A recent post on the blog Deadspin gathered up some tales of “failed romantic gestures.” As you might expect, some of the stories are pretty funny. There’s a poor guy who, clarinet in hand, decided to be a one-man pep band at his crush’s soccer game. Bad poetry and embarrassing mixtapes abound. And one suitor had a $500 ring kicked out of his hand during a brawl in the stands at a hockey game.
I noticed that the women in the stories almost always responded in ways that spoke to me of incredible discomfort: they fell silent, or said something awkward, or shut down. Some of them fled the scene or just blurted an outright rejection. I’ve been there myself, once, when a boy whose name I did not even know decided, at writing camp in high school, to make me the lead character of his fantasy story – which he read aloud to the class. After that mortifying incident, I avoided him whenever possible, to the point that I sometimes made myself late to events.
To my surprise, though, a lot of the commenters on the piece didn’t seem to notice the discomfort or awkwardness experienced by the objects of affection. Instead, the discussion centered on how much people have to endure in the process of Making A Romantic Gesture: they have to sacrifice pride and decency and dignity and sometimes money, to be met only with scorn! Or silence! Or rejection! In the debate there seemed to be this general confusion about how a person with good intentions and romance on the brain could be rejected or how such a gesture might be received in a negative way.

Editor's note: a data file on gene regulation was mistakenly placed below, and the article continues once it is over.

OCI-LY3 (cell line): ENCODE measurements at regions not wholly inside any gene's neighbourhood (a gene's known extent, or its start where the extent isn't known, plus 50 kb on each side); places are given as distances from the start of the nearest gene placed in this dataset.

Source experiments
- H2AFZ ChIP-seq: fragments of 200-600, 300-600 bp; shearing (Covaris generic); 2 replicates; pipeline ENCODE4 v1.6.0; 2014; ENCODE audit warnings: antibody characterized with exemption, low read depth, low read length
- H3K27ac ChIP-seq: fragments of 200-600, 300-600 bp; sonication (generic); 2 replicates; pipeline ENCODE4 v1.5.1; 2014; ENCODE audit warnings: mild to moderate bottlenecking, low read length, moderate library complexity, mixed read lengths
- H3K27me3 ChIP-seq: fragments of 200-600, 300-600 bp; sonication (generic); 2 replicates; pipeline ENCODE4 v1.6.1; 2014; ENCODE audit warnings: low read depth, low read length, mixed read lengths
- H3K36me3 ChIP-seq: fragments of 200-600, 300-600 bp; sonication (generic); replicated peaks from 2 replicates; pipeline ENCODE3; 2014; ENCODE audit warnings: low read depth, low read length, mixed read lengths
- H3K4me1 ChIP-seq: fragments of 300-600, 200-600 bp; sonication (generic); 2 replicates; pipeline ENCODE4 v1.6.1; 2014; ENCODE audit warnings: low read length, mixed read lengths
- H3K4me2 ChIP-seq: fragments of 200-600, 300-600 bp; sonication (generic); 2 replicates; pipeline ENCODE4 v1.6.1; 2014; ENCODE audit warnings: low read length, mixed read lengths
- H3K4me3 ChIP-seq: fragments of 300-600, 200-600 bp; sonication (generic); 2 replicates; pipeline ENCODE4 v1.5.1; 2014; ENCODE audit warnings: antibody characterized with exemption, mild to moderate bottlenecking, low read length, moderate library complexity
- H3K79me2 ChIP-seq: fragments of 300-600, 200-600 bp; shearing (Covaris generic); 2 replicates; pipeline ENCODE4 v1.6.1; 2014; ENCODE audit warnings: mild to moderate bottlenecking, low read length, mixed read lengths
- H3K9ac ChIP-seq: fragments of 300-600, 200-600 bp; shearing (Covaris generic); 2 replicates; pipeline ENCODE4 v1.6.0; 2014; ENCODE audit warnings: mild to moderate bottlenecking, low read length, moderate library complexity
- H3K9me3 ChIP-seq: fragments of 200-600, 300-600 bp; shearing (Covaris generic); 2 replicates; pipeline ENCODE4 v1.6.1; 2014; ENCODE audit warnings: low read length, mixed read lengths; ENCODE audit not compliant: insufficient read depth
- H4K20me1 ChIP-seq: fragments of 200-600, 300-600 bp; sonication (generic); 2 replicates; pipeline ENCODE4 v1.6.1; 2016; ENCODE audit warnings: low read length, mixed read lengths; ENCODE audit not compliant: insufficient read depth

And this is where I – as a woman, as a romance writer, and as a Haver of Romances, step in. Because the comments on that article about failed romantic gestures underscored what I already know: the people who complain that others (often women) just don’t appreciate romantic gestures or the risk involved and never respond “nicely” have, in general, lost the concept of what a romantic gesture is and should be, and what the purpose of a romantic gesture is. They’ve forgotten, or not yet realized, that there is a thin line between “romantic gesture” and “incredibly awkward creepy thing.”
So let’s find that line, shall we? Herewith, a useful list: